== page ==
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Air emissions


The very smallest body shops may qualify as insignificant facilities, which do not need a permit.

Body shops that use less than 2,000 gallons of coatings and cleaners per year may qualify to operate without an air permit if they follow certain requirements.

Most body shops will qualify for an air registration permit. Use the calculator to determine your potential and actual emissions from painting.

Application forms are on the Air permit application forms page.


Even if your body shop has an air permit — or doesn't need one — you may need to meet the additional requirements of National Emission Standards for Hazardous Air Pollutants (NESHAP).

Vehicle air conditioner servicing and disposal

Businesses that service and dispose of motor vehicle air conditioners must have certified technicians, use proper refrigerant recovery or recycling equipment, and keep records. Learn more on the Working with refrigerants page.

Air regulation due dates

RequirementDue date
Emission inventory fee for previous reporting yearMailed to permit holders between February and April, due within 30 days
Emission inventory reportApril 1
Emission summary review periodBegins in August/September
Due 180 days after startup and by March 1 of the next year

Hazardous waste

You need a hazardous waste identification number if your business produces any amount of hazardous waste.

Businesses generating most types of hazardous waste are required to report annually, pay a fee, and obtain a license for the subsequent year. Facilities in Anoka, Carver, Dakota, Hennepin, Ramsey, Scott, or Washington County are licensed and inspected by their county. Facilities in greater Minnesota are licensed and inspected by the MPCA. If you produce only small amounts of hazardous waste, you probably qualify as a very small quality generator:

See the Hazardous waste identification and management page for information on managing specific types of hazardous waste, such as:

  • Antifreeze
  • Lead-acid batteries
  • Scrap metal, catalytic converters, and wheel weights
  • Fuel and oil wastes
  • Paint booth filters
  • Solvents
  • Waste tires
  • Towels, wipes, and sorbents


Annual hazardous waste training is required for large quantity generators (2,200+ pounds a month) and small quantity generators (220 to 2,200 pounds a month), and recommended for very small quantity generators (less than 220 pounds a month). Free training is available from the MPCA and some metro-area counties:

Hazardous waste due dates

RequirementDue date
Hazardous waste generators feeMailed to license holders in first quarter, due date on invoice
License applicationDue August 15 for Greater Minnesota businesses;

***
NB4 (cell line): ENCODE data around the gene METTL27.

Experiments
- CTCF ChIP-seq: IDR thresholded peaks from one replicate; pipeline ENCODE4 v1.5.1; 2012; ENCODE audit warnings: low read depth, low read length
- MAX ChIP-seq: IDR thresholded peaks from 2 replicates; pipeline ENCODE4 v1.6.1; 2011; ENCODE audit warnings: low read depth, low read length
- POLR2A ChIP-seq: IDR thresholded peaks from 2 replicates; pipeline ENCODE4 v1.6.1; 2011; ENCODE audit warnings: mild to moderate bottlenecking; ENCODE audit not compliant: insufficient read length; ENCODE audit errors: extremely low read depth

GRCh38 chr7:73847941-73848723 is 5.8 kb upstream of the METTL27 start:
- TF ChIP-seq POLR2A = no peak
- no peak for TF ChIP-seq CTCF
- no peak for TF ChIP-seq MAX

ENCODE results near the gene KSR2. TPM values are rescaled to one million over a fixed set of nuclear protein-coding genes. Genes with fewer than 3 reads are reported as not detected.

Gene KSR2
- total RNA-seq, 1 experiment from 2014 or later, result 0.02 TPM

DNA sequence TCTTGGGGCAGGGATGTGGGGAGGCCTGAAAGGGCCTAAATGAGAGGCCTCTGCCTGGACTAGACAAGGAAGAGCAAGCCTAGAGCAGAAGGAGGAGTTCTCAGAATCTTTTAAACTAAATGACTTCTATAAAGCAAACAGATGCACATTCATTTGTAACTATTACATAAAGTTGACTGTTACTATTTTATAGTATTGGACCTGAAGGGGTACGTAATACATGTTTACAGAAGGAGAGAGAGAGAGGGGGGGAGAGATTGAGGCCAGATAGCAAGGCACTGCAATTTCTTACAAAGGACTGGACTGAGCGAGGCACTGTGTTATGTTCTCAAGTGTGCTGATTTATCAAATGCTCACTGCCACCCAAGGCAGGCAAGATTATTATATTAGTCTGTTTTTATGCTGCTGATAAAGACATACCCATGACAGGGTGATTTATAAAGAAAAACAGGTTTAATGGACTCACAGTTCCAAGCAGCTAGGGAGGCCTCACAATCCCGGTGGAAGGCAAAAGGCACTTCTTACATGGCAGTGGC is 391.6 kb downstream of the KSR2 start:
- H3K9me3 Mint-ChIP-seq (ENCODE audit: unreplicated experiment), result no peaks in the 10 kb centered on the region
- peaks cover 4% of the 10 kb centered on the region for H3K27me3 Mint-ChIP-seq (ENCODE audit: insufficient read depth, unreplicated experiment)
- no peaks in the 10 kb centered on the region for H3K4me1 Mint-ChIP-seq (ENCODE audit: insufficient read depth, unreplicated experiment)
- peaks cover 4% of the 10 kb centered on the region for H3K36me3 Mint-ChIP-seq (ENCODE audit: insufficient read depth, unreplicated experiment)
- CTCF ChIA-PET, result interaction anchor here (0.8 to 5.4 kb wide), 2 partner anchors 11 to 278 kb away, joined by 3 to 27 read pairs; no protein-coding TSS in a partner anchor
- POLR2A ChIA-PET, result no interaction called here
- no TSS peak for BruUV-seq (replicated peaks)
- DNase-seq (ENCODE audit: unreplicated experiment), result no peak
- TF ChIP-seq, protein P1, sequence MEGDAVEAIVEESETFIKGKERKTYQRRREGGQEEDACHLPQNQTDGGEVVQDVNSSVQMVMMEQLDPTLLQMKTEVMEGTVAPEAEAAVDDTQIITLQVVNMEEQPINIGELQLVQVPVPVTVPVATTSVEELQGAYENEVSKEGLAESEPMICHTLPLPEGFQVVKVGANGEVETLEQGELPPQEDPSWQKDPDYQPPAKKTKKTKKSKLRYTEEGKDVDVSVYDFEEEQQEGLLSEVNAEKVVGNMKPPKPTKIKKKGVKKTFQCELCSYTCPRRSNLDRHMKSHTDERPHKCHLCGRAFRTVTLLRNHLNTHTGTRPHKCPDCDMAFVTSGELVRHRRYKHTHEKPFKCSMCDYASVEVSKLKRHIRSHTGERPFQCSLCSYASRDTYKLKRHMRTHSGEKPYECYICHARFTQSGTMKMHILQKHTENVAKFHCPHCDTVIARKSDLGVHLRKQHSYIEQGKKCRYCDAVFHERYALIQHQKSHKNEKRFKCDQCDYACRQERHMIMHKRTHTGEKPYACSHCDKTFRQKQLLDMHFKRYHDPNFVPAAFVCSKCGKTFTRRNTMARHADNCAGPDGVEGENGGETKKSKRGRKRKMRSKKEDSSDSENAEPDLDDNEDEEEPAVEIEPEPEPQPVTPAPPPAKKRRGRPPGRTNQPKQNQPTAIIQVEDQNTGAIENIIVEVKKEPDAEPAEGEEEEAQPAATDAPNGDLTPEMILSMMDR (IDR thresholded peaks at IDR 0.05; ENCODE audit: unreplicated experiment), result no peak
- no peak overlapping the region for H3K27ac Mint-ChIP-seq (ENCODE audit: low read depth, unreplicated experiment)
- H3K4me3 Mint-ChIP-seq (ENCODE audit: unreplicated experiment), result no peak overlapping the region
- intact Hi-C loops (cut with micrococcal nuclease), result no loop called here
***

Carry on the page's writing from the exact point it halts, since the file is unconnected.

Twin Cities metro businesses: contact your county


Auto salvage yards in Minnesota may require coverage under the MPCA's industrial stormwater general permit. Learn more:

Local regulation

Be sure to check with your county, city, and township to see if they have any additional requirements.

Compliance audit checklists

Beyond compliance


Reducing automotive wastes can save money and time, reduce regulatory obligations, and benefit the environment and worker health.

  • Don’t get stuck with expensive-to-dispose-of ‘unknowns’: keep manufacturer labels protected; label and date transfer containers or applicators; rotate stock to avoid expired or obsolete products; only accept samples you know you can use.
  • Use refillable aerosols or spray pumps and buy in bulk. You’ll save storage space and money by reducing disposable container waste.
  • Use a squeegee and plastic dustpan as a first step when cleaning up shop oil spills. Most of the oil will come off the floor and can go directly into your used oil container. The use of absorbents and the cost of their disposal will be greatly reduced.
  • Switch to a water-based parts washer (aqueous) instead of a solvent-based one. Switching to an aqueous washer can yield a less than two-year payback when reduced purchasing and disposal costs are considered, as well as being better for employee safety. If you must use solvent, on-site distillation can provide cost and environmental savings over disposal.
  • Use two bins (“dirty” and “clean”) for parts washing to reduce disposal costs up to 50%.
  • Install recycling equipment for petroleum-based solvents and parts cleaners.
  • Waste Reduction in Vehicle Maintenance Facilities (MnTAP)


  • Keep painters and paint booth floors, lights, and filters clean to minimize flaws and reduce unnecessary rework.
  • Have your painters attend refresher training annually – technique affects transfer efficiency, and that impacts your bottom line. Many painters only achieve about 50% transfer efficiency, meaning half of all the paint you buy is being wasted.
  • Replace equipment like spray guns and cleaning equipment with models with better transfer efficiency (e.g., HVLP or electrostatic spray guns). Less overspray means less waste.
  • Consider switching to waterborne paints. There are fewer emissions, reduced worker exposure, and a potential reduction in regulatory requirements.
  • More information on painting equipment and techniques at the Minnesota Technical Assistance Program (MnTAP) at the University of Minnesota.
  • Paints and Coatings Resource Center

Compressor efficiency

Easy ways to reduce compressor energy use:

  • Decrease the pressure. You can reduce compressor energy use by 1% for every 2 PSI reduction in pressure.
  • Bring cool, outside air into the compressor space. You can reduce energy use by 1% for each 5 degree F reduction in temperature.
  • Reuse the heat. Since 80% of air compressor energy is lost as heat, circulating waste heat for shop comfort in the winter makes good sense and can save you money.
  • More compressor tips from MnTAP or Compressed Air Challenge

See the Beyond compliance page for more information on reducing waste and saving money in your business.